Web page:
MANHATTAN (CN) — Known on the airwaves for gabbing about gambling, Craig Carton’s habit features prominently Wednesday in a federal complaint charging the sports-radio personality with a $5.6 million securities fraud.
Prosecutors say the second half of WFAN’s “Boomer and Carton in the Morning” let his passion for sports betting put him into a “Ponzi-like scheme” with alleged co-conspirator Michael Wright.
“As alleged, Craig Carton and Michael Wright deceived investors and raised millions of dollars through misrepresentation and outright lies,” Acting U.S. Attorney Joon Kim said in a statement.
“Their schemes were allegedly propped up by phony contracts with two companies to purchase blocks of concert tickets, when in fact, Carton and Wright had no deals to purchase any tickets at all,” Kim continued. “As alleged, behind all the talk, the Wright and Carson show was just a sham, designed to fleece investors out of millions ultimately to be spent on payments to casinos and to pay off other personal debt.”
Charged with three counts of securities fraud, wire fraud and conspiracy, Carton, 48, and Wright, 41, were both released on $500,000 bonds following a hearing in Manhattan this afternoon.
Though their travel will be restricted, U.S. Magistrate Judge Andrew Peck said their pretrial supervision would not be too strict.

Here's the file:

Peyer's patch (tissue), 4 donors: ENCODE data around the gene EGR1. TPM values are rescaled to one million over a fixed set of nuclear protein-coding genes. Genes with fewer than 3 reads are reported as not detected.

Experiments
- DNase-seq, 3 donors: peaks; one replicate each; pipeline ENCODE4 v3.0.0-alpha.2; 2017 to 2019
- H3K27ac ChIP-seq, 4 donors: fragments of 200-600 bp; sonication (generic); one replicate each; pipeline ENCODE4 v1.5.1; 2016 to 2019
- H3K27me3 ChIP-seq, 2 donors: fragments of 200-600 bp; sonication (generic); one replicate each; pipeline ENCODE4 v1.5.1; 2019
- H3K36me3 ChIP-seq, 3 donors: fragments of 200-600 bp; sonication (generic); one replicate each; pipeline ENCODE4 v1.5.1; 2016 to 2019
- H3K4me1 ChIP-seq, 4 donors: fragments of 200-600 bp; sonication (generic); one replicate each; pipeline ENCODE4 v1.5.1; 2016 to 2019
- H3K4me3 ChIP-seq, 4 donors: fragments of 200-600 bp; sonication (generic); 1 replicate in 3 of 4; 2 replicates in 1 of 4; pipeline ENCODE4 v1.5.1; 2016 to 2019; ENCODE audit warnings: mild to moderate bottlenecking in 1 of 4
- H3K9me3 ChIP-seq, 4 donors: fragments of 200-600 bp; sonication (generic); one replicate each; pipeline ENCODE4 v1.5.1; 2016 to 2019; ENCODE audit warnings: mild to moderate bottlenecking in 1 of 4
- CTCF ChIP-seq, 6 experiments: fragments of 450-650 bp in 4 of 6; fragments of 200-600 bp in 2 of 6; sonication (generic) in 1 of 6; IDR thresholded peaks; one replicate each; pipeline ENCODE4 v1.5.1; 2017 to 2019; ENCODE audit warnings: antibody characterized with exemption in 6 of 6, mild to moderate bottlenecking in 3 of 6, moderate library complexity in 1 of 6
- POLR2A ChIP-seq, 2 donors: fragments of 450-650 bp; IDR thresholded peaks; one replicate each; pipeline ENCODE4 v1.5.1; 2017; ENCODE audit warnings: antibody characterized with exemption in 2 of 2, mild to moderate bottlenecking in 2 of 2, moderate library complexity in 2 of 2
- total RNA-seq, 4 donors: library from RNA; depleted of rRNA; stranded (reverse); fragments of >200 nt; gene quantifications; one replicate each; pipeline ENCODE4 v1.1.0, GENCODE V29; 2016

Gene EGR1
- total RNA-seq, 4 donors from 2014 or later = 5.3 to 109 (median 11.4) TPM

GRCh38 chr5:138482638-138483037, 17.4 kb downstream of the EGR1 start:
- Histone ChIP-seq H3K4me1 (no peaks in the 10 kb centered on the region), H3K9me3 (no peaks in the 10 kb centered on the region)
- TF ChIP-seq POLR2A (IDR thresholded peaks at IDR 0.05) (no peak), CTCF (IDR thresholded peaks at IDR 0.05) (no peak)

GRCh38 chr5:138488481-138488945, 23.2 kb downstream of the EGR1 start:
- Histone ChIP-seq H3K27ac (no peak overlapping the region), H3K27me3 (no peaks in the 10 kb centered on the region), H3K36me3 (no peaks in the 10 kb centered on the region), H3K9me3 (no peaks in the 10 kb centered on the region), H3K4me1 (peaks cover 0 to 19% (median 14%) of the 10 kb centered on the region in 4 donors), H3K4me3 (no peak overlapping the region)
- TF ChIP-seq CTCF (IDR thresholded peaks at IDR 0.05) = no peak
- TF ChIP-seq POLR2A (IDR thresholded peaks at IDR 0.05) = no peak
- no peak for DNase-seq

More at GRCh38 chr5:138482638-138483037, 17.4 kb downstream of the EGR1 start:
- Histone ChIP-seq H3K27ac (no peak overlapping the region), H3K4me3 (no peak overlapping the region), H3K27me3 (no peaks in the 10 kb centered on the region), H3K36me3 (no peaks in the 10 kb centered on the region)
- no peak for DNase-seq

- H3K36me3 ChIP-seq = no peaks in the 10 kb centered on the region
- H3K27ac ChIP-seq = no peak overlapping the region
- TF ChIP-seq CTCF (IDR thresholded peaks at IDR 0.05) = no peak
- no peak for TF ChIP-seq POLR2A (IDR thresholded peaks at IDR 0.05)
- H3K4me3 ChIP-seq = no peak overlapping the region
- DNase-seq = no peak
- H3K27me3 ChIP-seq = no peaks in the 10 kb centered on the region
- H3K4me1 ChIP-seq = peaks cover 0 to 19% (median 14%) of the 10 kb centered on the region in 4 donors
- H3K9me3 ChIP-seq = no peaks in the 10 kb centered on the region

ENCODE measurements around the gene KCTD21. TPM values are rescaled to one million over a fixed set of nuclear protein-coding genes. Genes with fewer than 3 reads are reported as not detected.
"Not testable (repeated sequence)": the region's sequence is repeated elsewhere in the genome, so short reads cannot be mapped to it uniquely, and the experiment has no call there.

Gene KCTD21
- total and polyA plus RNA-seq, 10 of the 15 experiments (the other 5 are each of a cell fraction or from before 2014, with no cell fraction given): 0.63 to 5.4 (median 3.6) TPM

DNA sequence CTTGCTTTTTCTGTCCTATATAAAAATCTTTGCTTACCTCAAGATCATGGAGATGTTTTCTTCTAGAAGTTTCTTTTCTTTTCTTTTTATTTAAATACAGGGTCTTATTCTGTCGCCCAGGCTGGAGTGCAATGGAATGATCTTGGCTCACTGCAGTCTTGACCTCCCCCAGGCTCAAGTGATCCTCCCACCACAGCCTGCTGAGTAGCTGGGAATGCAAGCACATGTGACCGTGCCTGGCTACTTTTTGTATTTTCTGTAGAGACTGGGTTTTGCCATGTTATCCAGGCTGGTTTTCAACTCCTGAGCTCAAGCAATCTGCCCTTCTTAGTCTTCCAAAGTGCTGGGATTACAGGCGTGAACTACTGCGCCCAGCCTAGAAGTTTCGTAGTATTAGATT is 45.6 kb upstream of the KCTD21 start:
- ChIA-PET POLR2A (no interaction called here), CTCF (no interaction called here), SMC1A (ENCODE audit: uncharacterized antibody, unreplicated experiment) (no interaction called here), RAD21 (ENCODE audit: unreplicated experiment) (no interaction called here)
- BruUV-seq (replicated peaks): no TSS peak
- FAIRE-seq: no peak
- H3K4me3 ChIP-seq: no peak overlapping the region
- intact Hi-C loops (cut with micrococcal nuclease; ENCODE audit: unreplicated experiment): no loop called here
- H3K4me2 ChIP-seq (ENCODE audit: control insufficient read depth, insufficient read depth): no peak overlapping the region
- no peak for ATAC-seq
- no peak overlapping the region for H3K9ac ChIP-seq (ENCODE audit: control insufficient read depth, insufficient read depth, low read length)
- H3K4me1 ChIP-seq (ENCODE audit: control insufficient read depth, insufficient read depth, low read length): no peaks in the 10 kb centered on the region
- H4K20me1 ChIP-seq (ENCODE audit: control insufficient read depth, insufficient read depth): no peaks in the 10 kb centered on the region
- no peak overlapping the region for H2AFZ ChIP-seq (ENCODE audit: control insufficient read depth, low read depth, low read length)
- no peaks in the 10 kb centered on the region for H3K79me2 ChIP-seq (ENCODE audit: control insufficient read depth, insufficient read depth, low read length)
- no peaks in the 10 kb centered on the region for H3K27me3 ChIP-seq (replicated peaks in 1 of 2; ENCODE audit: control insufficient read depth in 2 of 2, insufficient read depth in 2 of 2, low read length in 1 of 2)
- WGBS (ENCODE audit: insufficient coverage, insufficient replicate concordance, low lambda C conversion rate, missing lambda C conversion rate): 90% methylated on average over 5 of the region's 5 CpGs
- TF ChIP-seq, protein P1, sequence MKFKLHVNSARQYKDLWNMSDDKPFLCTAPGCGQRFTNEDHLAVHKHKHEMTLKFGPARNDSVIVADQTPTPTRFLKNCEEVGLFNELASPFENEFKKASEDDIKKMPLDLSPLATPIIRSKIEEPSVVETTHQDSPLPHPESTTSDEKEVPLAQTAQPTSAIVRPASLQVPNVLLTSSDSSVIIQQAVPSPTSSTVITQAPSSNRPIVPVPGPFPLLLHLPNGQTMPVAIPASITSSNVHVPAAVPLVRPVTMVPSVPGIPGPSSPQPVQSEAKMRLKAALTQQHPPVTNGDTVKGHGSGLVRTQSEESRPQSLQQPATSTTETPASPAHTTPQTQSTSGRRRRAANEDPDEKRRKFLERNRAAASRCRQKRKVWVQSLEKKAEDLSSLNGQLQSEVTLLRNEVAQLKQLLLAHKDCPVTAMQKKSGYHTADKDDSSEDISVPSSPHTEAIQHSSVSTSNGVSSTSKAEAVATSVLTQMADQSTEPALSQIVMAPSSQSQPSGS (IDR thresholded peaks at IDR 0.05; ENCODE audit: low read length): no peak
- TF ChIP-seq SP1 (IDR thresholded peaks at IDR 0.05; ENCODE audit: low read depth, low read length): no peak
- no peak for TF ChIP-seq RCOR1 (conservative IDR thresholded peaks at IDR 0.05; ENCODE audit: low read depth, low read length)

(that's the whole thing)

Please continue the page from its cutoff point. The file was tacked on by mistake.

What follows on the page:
“He can stay out all night and party, just not commit any crimes,” Peck told Wright’s attorney Jonathan Davidoff on Wednesday.
“Nobody is asking for home incarceration,” Peck added.
While the criminal complaint redacts key information, the Securities and Exchange Commission gets more precise in a separate civil filing.
“Beginning in or around the middle of 2016, at about the time he accrued millions of dollars’ worth of gambling-related debts to casinos and other third parties, Carton solicited investments in ticket reselling enterprises purportedly engaged in purchasing and reselling large blocks of concert tickets for substantial profits,” the SEC’s 21-page complaint states.
The commission accuses Carton of teaming up with New York-based businessman Joseph Meli to mislead customers about having “millions of dollars’ worth of concert tickets” by major pop stars like Katy Perry, Justin Bieber, Roger Waters, Metallica and Barbra Streisand.
“In reality, no such agreements with the concert promoter or venue existed, and the signatures for the concert promoter or venue were forged,” the complaint states.
Meli’s name does not appear on the criminal complaint, which does make reference to an unnamed co-conspirator.
This co-conspirator allegedly sent a text message to Carton and Wright about their plan to “clean up the debt.”
Wright responded to this message with eight possible options for getting back in the black, including: “Run to Costa Rica, change name, and start life all over again — may not be an option,” according to the complaint.
Wright's attorney said his client would be vindicated.
"Mr. Wright denies any involvement in any criminal activity," attorney Jonathan Davidoff said in an email. "Mr. Wright looks forward to all the facts being presented and his innocence being established."
Carton’s attorney Joshua Klein declined to comment outside the courtroom.
The radio personality wore sporty attire en route to sign his bond: shower shoes, white shorts and a teal T-shirt, with a hoodie draped over one shoulder.
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